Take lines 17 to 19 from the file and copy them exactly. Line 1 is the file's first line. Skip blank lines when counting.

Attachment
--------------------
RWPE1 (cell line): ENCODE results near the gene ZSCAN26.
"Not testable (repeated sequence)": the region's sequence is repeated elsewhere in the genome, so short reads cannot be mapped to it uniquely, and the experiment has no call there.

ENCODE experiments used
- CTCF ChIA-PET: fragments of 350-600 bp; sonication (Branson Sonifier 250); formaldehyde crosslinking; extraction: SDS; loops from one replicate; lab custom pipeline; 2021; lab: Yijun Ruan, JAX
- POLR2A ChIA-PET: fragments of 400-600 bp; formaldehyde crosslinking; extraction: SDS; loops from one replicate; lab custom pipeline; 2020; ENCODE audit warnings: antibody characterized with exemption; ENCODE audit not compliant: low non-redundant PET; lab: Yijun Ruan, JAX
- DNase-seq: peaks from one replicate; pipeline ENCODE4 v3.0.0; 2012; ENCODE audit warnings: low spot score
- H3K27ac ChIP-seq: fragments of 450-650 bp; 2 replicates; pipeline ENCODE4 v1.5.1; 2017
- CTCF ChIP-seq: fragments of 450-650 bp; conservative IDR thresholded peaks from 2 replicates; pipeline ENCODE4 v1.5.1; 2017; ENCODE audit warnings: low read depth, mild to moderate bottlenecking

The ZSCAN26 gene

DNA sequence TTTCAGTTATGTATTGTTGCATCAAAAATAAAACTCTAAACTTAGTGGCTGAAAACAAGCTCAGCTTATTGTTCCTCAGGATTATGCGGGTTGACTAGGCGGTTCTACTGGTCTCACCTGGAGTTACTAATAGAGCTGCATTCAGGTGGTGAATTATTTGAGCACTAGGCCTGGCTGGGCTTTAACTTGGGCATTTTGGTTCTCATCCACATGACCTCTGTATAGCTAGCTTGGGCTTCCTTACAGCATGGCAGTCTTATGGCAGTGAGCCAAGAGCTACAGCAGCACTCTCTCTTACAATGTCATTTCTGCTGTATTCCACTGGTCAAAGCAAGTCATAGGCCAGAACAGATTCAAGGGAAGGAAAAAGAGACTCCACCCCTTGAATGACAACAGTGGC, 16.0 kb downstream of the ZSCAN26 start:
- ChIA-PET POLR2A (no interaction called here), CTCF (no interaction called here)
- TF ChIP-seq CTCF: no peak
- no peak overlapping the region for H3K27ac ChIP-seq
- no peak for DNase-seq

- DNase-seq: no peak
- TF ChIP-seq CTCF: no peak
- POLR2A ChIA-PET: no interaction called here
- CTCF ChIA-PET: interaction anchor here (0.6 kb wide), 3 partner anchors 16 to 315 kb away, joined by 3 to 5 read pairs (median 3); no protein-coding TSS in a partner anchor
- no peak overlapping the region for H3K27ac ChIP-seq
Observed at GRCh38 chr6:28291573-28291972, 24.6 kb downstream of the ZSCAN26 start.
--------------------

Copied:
- POLR2A ChIA-PET: no interaction called here
- CTCF ChIA-PET: interaction anchor here (0.6 kb wide), 3 partner anchors 16 to 315 kb away, joined by 3 to 5 read pairs (median 3); no protein-coding TSS in a partner anchor
- no peak overlapping the region for H3K27ac ChIP-seq